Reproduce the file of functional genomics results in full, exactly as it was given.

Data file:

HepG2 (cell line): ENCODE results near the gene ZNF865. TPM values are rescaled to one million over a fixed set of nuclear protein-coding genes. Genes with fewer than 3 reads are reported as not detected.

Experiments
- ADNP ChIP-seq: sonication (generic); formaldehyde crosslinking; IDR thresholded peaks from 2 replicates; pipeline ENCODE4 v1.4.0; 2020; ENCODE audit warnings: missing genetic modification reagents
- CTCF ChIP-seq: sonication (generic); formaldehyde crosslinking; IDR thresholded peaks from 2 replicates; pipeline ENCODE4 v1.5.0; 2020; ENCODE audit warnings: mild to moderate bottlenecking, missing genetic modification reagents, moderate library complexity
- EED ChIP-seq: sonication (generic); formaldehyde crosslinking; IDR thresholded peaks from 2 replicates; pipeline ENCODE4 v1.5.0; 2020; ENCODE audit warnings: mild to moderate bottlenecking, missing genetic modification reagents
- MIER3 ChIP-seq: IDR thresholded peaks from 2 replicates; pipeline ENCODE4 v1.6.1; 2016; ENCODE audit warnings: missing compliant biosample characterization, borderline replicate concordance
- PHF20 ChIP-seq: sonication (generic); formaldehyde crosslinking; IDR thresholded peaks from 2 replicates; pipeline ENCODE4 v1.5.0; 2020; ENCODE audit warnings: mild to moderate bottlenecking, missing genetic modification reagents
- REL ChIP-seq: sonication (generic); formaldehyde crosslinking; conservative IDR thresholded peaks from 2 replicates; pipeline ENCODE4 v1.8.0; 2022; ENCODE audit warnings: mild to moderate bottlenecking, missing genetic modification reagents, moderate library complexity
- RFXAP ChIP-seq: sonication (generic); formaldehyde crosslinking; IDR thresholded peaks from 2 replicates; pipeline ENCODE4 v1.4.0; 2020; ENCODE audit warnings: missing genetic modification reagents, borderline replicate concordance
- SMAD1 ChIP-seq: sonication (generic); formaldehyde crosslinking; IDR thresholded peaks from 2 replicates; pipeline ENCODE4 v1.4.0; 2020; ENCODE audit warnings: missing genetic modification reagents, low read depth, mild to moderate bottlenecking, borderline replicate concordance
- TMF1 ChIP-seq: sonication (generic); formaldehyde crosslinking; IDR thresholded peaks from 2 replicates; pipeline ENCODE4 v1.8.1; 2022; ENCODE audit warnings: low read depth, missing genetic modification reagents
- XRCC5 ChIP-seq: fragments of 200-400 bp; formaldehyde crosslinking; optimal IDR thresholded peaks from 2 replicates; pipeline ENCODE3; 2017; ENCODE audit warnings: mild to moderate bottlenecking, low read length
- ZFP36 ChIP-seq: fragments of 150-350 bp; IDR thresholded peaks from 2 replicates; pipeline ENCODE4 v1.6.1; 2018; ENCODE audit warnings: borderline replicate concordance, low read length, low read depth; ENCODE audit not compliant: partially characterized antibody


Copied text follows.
HepG2 (cell line): ENCODE results near the gene ZNF865. TPM values are rescaled to one million over a fixed set of nuclear protein-coding genes. Genes with fewer than 3 reads are reported as not detected.

Experiments
- ADNP ChIP-seq: sonication (generic); formaldehyde crosslinking; IDR thresholded peaks from 2 replicates; pipeline ENCODE4 v1.4.0; 2020; ENCODE audit warnings: missing genetic modification reagents
- CTCF ChIP-seq: sonication (generic); formaldehyde crosslinking; IDR thresholded peaks from 2 replicates; pipeline ENCODE4 v1.5.0; 2020; ENCODE audit warnings: mild to moderate bottlenecking, missing genetic modification reagents, moderate library complexity
- EED ChIP-seq: sonication (generic); formaldehyde crosslinking; IDR thresholded peaks from 2 replicates; pipeline ENCODE4 v1.5.0; 2020; ENCODE audit warnings: mild to moderate bottlenecking, missing genetic modification reagents
- MIER3 ChIP-seq: IDR thresholded peaks from 2 replicates; pipeline ENCODE4 v1.6.1; 2016; ENCODE audit warnings: missing compliant biosample characterization, borderline replicate concordance
- PHF20 ChIP-seq: sonication (generic); formaldehyde crosslinking; IDR thresholded peaks from 2 replicates; pipeline ENCODE4 v1.5.0; 2020; ENCODE audit warnings: mild to moderate bottlenecking, missing genetic modification reagents
- REL ChIP-seq: sonication (generic); formaldehyde crosslinking; conservative IDR thresholded peaks from 2 replicates; pipeline ENCODE4 v1.8.0; 2022; ENCODE audit warnings: mild to moderate bottlenecking, missing genetic modification reagents, moderate library complexity
- RFXAP ChIP-seq: sonication (generic); formaldehyde crosslinking; IDR thresholded peaks from 2 replicates; pipeline ENCODE4 v1.4.0; 2020; ENCODE audit warnings: missing genetic modification reagents, borderline replicate concordance
- SMAD1 ChIP-seq: sonication (generic); formaldehyde crosslinking; IDR thresholded peaks from 2 replicates; pipeline ENCODE4 v1.4.0; 2020; ENCODE audit warnings: missing genetic modification reagents, low read depth, mild to moderate bottlenecking, borderline replicate concordance
- TMF1 ChIP-seq: sonication (generic); formaldehyde crosslinking; IDR thresholded peaks from 2 replicates; pipeline ENCODE4 v1.8.1; 2022; ENCODE audit warnings: low read depth, missing genetic modification reagents
- XRCC5 ChIP-seq: fragments of 200-400 bp; formaldehyde crosslinking; optimal IDR thresholded peaks from 2 replicates; pipeline ENCODE3; 2017; ENCODE audit warnings: mild to moderate bottlenecking, low read length
- ZFP36 ChIP-seq: fragments of 150-350 bp; IDR thresholded peaks from 2 replicates; pipeline ENCODE4 v1.6.1; 2018; ENCODE audit warnings: borderline replicate concordance, low read length, low read depth; ENCODE audit not compliant: partially characterized antibody